Inducted – 2003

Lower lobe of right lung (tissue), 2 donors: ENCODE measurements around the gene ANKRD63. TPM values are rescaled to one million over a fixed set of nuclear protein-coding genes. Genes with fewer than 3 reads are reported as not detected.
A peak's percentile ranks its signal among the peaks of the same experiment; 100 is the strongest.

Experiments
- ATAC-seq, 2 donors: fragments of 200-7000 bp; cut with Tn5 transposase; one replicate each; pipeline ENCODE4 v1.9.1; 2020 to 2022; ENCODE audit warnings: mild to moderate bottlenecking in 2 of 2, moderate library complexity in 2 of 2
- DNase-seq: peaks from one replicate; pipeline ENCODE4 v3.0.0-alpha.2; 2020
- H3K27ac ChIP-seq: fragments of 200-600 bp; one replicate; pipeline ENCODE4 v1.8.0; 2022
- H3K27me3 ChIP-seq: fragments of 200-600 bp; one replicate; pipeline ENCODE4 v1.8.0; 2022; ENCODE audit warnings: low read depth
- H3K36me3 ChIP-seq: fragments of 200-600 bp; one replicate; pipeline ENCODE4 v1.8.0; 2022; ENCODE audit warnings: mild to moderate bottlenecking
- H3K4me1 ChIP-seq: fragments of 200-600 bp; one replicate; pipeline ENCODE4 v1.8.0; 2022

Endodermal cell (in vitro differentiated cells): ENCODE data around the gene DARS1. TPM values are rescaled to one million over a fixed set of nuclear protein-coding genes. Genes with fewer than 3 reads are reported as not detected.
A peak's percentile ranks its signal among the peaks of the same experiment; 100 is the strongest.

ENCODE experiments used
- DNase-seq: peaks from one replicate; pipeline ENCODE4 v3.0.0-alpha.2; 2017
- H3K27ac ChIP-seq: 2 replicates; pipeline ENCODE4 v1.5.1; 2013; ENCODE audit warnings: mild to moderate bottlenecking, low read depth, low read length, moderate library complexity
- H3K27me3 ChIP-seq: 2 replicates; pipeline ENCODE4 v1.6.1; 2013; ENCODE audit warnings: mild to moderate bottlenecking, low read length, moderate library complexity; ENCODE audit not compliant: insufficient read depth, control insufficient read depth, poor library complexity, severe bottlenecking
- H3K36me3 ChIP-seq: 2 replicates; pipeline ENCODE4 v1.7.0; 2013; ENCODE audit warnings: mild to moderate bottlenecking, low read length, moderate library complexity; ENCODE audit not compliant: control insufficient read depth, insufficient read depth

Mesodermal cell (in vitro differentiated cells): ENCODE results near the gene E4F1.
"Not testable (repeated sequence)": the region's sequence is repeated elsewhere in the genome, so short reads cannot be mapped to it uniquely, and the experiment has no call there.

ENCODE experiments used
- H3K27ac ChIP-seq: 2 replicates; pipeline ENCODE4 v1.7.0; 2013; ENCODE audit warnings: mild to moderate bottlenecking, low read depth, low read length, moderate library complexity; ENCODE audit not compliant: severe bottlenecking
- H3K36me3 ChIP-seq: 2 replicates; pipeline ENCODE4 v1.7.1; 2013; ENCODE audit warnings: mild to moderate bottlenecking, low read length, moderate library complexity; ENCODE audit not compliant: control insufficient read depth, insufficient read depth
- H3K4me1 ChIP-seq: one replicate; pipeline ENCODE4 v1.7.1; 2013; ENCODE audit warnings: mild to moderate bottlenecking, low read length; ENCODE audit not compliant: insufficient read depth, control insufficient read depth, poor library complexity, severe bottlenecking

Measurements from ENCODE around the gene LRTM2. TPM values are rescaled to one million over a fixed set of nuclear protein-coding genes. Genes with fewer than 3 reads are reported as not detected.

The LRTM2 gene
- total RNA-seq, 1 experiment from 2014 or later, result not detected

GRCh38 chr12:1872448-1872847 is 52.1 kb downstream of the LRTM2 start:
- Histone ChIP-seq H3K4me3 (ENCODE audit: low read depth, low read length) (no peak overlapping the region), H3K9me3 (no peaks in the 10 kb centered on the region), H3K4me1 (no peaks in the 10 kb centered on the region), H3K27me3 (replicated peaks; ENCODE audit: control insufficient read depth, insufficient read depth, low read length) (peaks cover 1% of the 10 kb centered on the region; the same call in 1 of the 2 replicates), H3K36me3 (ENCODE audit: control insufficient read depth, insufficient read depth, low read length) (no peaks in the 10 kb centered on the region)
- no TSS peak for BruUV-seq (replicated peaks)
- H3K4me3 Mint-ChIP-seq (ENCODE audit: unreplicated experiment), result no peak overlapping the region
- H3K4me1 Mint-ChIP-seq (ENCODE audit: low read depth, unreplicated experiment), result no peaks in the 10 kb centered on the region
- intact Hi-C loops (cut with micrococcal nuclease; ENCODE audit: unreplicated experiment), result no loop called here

Known as the “One Man Gang,” Elmer L. Hackney of Oberlin achieved near legendary status during his playing days at Kansas State University during the 1930s. Also called the “Mahrajah of Might” and “Mr. Muscle,” Hackney impressed teammates and opponents alike. In 1938, Northwestern players called Hackney the strongest man they’d ever come up against in a football uniform. A bruising fullback who was 6-foot-2 and 215 pounds, Hackney was selected All-Big Six as a sophomore in 1937 and junior in ’38. He was being touted for the All-American team in ’39 before an injury ended his season. Hackney earned his greatest fame in track and field. He won the NCAA championship twice and the Big Six title three times in the shot put. He established an incredible 18 new shot put records in 12 collegiate meets during his junior season, including an American record of 55-feet, 11-inches. Hackney earned a berth on the 1940 U.S. Olympic Team, but the Games were cancelled because of World War II. A rare blend of strength and speed, Hackney was also a three-time Big Six heavyweight wrestling champion. Following his graduation from Kansas State in 1940, Hackney played seven seasons in the National Football League, the last five with the Detroit Lions. At Oberlin High School, Hackney was a two-time state champion (all classes) in the heavyweight division. He was inducted into the Kansas State Hall of Fame in 1991. Born July 8, 1916 - Decatur County, Kansas. Died June 2, 1969 – Manhattan, Kansas. Graduated Decatur County High School, 1936; Kansas State University, 1940.